Manasseh was King of Judah; Athens got rid of its kings and started on the road to democracy; Rome had just been founded. And a British criminal was executed (or maybe sacrificed), having been both hanged AND beheaded. We now have his brain.
A human skull dated to about 2,684 years ago with an “exceptionally preserved” human brain still inside of it was recently discovered in a waterlogged U.K. pit, according to a new Journal of Archaeological Science study.
The brain is the oldest known intact human brain from Europe and Asia, according to the authors, who also believe it’s one of the best-preserved ancient brains in the world.
“The early Iron Age skull belonged to a man, probably in his thirties,” lead author Sonia O’Connor told Discovery News. “Cause of death is rarely possible to determine in archaeological remains, but in this case, damage to the neck vertebrae is consistent with a hanging.”
“The head was then carefully severed from the neck using a small blade, such as a knife,” added O’Connor, a post-doctoral research associate at the University of Bradford. “This was used to cut through the throat and between the vertebrae and has left a cluster of fine cut marks on the bone.” . .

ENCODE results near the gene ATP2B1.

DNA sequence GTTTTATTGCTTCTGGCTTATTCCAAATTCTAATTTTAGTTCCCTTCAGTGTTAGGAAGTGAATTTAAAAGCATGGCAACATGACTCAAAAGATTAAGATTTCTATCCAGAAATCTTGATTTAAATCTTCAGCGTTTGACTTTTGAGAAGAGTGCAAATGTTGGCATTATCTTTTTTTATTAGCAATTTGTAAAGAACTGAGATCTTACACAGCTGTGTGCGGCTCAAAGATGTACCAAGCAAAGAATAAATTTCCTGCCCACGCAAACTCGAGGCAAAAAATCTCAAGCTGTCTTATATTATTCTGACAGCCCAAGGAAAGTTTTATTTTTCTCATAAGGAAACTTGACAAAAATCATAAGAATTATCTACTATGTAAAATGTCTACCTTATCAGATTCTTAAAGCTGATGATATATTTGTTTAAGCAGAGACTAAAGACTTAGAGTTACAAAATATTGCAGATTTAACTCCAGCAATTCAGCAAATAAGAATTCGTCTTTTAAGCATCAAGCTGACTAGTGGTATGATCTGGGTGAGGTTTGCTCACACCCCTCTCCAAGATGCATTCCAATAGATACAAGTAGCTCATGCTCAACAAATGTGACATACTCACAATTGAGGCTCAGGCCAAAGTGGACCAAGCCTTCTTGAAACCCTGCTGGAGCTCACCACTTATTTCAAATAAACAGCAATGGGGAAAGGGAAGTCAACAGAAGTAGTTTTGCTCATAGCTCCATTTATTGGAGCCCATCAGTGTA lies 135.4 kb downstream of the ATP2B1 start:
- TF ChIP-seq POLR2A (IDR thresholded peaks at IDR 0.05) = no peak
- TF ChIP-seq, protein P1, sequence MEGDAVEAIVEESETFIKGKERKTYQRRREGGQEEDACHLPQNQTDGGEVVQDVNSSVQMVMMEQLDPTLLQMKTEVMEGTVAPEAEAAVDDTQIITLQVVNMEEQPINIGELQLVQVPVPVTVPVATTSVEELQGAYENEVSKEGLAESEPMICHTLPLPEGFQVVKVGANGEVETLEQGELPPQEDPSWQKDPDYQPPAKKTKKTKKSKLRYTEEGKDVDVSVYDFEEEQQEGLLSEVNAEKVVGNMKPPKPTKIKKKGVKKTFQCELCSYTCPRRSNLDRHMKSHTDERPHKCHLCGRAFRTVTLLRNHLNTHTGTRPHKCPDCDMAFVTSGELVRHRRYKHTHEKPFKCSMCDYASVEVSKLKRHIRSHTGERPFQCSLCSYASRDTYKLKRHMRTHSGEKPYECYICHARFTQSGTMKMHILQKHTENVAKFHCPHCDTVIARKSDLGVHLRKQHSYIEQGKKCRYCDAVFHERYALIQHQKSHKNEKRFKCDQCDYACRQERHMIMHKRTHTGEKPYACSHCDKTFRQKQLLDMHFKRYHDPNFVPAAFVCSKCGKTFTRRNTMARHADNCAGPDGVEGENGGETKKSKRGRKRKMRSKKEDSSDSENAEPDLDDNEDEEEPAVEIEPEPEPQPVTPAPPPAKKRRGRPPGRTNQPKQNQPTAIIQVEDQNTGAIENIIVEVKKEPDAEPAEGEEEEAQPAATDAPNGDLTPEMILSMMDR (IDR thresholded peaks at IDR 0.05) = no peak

She and her colleagues suggest that a fortuitous series of events — for the brain and science, not the victim — led to the organ’s preservation. Shortly after the man was killed, his head must have been placed, or fallen into, the waterlogged pit that was free of oxygen. While other soft human body parts may not preserve well under such conditions, the wet environment appears to be perfect for keeping brains “fresh,” “due to the very different chemistry of brain tissue,” O’Connor said.
And thanks to this timeline.
I don’t recommend putting this brain into a body and trying to animate it. Bronze Age criminals were no doubt pretty formidable. This would, however, make for a good superhero movie.
Still, this makes ancient history, from Biblical times no less, very tangible and fills us with wonder.